Access to DNA testing is another big contributor as to why innocent people are sent down death row. Forty-eight out of fifty states in our country have some form of law that permits inmates access to DNA testing. However, many of the states that do grant access to DNA testing, laws are limited as far as to what the extent of the test may be. Many inmates who request to get tested, for the simple fact that the test would confirm guilt or prove their innocence, get denied. Some states have passed laws that include walls to testing that make it impossible for most prisoners to receive testing.

These include restrictions against inmates who have pled guilty or those whose lawyers did not request any form of DNA testing in court. In many cases, the evidence such as the eyewitness identification or false confession is used by judges many times as grounds to deny a DNA test. This makes it so that many prisoners do not have any legal means what so ever to get testing on evidence in their case(Haines81-104). So, ultimately, an innocent inmate could be sentenced to death, for the simple fact that testing may not be available to them, or it is just denied.

In this country, there are and have been many people who have been convicted multiple crimes, and sentenced to the death penalty. Many unjust convictions have shown that there are serious flaws in the Justice System, which have lead to innocent people being lead down death row. As a nation, we are coming up with more ways to fix the system so those who are innocent do not suffer, but many do still think that the death penalty should not even be a possibility should an innocent individual be found guilty.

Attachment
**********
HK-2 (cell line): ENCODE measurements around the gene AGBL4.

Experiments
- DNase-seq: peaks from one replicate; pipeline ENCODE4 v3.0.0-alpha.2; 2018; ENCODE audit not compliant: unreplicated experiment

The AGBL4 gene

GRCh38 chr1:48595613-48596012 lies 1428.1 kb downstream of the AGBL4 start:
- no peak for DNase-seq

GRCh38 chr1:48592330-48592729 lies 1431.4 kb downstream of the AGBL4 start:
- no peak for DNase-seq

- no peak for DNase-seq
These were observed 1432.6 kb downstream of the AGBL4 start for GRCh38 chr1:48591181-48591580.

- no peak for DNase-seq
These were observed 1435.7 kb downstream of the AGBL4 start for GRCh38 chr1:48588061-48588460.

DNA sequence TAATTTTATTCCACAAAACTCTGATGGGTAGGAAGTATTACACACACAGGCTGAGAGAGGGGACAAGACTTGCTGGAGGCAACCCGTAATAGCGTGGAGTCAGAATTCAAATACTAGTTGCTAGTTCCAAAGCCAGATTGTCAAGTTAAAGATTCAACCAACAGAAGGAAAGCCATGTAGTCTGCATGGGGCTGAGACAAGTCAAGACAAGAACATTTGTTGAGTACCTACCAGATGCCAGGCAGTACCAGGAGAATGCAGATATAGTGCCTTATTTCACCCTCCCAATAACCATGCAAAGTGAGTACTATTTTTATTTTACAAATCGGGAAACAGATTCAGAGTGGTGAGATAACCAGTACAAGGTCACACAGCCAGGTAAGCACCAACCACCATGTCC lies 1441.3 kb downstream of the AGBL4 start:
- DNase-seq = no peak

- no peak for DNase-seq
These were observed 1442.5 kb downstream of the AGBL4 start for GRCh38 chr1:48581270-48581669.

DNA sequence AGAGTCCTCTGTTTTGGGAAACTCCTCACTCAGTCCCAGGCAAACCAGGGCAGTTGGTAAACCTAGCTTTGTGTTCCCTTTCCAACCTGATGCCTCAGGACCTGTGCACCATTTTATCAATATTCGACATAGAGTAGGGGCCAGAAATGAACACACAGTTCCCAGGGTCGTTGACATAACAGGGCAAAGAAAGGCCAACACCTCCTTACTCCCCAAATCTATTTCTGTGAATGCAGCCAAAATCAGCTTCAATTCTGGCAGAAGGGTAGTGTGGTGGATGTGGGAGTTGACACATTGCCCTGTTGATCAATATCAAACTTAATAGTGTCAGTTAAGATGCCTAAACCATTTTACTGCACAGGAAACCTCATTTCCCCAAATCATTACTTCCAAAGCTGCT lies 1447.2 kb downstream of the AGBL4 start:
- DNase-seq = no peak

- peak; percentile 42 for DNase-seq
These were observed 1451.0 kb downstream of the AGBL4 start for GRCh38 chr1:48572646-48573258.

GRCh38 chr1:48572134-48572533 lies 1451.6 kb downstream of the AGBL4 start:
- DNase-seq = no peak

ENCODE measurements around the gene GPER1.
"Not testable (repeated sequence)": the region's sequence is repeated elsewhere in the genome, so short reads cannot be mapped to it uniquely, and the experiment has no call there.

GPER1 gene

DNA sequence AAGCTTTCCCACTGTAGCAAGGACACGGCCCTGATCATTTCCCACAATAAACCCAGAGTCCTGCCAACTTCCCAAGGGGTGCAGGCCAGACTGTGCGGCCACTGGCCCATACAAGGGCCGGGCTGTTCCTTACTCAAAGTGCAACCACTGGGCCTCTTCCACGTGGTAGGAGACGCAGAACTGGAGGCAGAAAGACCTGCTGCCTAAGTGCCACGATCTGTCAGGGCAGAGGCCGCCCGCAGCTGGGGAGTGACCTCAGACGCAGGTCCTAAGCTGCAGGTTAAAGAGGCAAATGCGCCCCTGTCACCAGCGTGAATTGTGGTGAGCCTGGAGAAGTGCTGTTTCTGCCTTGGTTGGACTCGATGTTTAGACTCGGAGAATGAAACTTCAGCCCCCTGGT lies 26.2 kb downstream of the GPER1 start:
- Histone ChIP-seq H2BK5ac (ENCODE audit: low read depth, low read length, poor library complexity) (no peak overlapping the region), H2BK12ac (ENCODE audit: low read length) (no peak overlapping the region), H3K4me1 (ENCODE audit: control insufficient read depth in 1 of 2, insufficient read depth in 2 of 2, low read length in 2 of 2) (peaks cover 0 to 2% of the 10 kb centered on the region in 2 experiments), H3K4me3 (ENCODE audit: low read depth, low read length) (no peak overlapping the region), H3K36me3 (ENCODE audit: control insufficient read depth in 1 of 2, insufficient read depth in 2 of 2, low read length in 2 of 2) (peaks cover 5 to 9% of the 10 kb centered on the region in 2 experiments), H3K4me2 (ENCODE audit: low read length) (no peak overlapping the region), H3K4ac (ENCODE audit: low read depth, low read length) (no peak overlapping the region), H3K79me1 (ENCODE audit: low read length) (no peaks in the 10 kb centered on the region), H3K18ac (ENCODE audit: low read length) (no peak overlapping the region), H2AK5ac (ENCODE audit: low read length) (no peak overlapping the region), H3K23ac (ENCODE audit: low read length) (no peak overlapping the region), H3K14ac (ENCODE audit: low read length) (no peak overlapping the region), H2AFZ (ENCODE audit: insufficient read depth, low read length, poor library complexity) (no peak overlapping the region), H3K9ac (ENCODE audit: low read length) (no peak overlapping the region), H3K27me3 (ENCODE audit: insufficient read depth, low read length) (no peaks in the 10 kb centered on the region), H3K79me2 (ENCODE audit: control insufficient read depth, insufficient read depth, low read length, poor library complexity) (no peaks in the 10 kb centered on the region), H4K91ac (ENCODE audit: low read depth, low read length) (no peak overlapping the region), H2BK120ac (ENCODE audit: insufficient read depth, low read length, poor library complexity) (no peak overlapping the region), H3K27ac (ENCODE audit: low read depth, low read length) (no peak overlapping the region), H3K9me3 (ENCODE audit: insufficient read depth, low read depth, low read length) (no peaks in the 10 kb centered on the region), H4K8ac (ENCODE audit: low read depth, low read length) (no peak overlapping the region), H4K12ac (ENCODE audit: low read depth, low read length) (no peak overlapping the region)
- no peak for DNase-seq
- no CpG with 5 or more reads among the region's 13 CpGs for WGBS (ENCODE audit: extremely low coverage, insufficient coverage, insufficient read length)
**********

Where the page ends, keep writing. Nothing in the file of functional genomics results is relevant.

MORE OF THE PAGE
The question that remains though is, Even with all the Flaws in The Judicial system, and all the innocent convicted, should the Death Penalty be used, and should it be used at all? In my opinion, this paper has everything to do with government. I mean, the death penalty is something they can either decide to preserve, or abolish. I am against the death penalty, and I do believe that with all of the wrongful convictions there have been based upon these flaws that the death penalty should not even be used at all.

Haven’t found the relevant content? Hire a subject expert to help you with Death Penalty Critique Essay

$35.80 for a 2-page paper

Hire verified expert

Cite this page

Death Penalty Critique Essay. (2017, Mar 29). Retrieved from https://phdessay.com/death-penalty-4-209131/

Similar Topics

Not Finding What You Need?

Search for essay samples now

We use cookies to give you the best experience possible. By continuing we’ll assume you’re on board with our cookie policy

Save time and let our verified experts help you.

Hire verified expert